Monthly Archives: October 2016

Complacent Market; Fraught with Risk

October 28, 2016
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Complacent Market; Fraught with Risk

In a shockingly flat stretch, noteworthy for the lack of volatility, and an incredibly tight range, the market has gone absolutely NOWHERE from July to October. 20-30 basis point moves feel outsized, even though they are not, in any sort of historical context. On days when the market goes up, the VIX falls to a 12-handle. Almost each and every session, the tape is “heavy” for some sort of “reason”, at some point in the morning, only to “rip” violently, for no apparent reason, undoing any meaningful move down. It’s been torturous for traders, the market is very expensive, the economy is late-cycle, yet the market can’t go down meaningfully for any reason. CJF believes that in a period of light volumes, algorithmic trading is increasingly dominating market action,...

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Pounded; BREXIT Risks Hit Markets

October 12, 2016
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Pounded; BREXIT Risks Hit Markets

In a low volatility, range bound market, it doesn’t take much to cause a break. Rising global bonds yields are a major concern that double-impact the market; higher future business costs of funding growth, financing acquisitions, and implementing share repurchases, while, in tandem, high equity valuations are pressured. Now the market has another major worry. Over the past week, the British Pound sank dramatically, to a value (1.215) vs. the US dollar not seen since 1985. The weakness in the Pound (GBP) highlights the risks of a hard exit from the EU. Selling accelerated after Theresa May stated that the U.K. would give priority to the issue of controlling immigration rather than preserving the nation’s access to a single EU market. Francois Hollande stated that “there must be a...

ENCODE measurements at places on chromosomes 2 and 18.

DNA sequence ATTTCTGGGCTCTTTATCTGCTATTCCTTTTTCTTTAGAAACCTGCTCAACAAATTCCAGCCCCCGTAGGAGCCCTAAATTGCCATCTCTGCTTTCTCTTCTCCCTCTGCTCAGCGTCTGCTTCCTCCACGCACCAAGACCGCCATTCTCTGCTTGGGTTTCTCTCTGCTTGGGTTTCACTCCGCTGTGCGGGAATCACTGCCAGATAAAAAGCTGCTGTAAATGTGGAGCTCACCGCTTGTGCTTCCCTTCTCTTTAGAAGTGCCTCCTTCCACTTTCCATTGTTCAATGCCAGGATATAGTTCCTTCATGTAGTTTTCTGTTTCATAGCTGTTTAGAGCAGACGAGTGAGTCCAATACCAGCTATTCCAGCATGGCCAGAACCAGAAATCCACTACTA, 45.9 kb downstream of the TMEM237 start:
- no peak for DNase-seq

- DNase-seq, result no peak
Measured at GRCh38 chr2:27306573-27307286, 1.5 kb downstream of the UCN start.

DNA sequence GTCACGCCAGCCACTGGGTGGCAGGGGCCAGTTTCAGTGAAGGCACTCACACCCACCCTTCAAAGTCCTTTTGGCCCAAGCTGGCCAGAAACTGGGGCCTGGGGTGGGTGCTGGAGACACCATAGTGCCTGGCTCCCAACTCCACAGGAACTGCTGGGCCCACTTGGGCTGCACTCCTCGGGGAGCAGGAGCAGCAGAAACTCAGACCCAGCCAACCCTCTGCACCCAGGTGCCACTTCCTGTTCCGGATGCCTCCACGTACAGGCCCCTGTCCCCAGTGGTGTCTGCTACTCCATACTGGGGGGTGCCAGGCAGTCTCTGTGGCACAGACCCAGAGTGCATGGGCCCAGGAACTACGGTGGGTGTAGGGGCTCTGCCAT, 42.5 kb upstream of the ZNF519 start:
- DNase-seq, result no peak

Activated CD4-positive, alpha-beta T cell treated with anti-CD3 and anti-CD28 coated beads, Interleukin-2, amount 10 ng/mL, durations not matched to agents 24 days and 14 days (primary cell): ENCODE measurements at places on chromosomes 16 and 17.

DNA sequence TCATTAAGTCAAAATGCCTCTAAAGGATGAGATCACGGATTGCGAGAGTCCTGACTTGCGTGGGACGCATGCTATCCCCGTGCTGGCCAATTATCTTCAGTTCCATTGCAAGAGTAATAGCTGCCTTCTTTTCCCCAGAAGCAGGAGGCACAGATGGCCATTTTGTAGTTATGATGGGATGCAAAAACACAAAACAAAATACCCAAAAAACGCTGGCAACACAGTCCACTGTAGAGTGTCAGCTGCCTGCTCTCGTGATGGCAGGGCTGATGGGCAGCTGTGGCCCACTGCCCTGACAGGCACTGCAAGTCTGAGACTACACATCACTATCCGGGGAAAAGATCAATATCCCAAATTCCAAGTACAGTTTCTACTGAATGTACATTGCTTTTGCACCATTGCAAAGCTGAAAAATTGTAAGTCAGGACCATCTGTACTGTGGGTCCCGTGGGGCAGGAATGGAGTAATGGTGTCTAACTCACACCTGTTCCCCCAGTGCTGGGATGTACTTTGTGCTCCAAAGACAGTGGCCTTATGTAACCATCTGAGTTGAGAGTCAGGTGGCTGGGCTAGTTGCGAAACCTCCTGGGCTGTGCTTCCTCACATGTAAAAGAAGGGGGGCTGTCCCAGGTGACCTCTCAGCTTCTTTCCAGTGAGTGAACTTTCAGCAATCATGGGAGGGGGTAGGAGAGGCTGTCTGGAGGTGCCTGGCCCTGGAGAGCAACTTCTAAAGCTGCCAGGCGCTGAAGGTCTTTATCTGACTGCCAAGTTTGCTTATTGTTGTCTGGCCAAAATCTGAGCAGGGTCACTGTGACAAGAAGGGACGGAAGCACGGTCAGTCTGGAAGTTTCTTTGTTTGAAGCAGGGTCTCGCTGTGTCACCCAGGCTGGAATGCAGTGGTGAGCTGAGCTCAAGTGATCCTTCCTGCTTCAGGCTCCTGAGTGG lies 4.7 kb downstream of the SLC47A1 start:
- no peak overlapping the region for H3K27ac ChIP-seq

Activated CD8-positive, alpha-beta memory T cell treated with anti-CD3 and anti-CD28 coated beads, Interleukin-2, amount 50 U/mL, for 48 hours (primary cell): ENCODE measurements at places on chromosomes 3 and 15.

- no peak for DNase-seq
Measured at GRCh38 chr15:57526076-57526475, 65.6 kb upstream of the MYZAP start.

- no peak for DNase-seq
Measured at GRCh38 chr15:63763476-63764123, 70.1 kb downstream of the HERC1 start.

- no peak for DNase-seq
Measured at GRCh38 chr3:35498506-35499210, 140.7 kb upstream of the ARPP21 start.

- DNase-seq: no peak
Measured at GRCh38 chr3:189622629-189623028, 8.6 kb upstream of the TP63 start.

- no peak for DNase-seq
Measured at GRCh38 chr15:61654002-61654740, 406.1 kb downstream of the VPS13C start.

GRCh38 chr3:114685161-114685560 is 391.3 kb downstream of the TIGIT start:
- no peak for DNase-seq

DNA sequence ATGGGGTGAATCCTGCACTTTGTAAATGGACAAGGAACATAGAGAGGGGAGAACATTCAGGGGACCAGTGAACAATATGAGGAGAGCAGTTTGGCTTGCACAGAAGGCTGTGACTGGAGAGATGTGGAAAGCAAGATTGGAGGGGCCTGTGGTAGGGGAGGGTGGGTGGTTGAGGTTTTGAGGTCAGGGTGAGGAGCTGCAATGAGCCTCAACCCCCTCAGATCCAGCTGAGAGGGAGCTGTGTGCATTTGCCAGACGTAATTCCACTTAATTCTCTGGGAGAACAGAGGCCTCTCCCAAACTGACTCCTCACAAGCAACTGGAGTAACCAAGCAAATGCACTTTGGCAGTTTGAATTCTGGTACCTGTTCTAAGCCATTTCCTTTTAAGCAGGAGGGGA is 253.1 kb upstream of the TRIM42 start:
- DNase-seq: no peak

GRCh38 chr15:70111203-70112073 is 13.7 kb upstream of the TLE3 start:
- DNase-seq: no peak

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No Man’s Land

October 5, 2016
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No Man’s Land

an anomalous, ambiguous, or indefinite area especially of operation, application, or jurisdiction definition two: financial market direction over the 2015-2016 period The meandering, low-volatility, sine wave oscillations of the tape continue. How did markets arrive at a point where a 3% pull-back is petrifying, and a 5% pull-back feels like a crash? The Brexit pull-back in June, was just about 5% on the nose, but it lasted only 2-days. Policy maker support of markets , vis-a-vis central bank actions, and ultra-low interest rates, stumble upon the end of the rainbow. Now what? The pressure on the Fed to assert its independence from politics, specifically the democratic party, is rising. Last week, Janet Yellen short circuited (in this clip) when confronted by Representative Scott Garrett of New Jersey. Donald Trump,...

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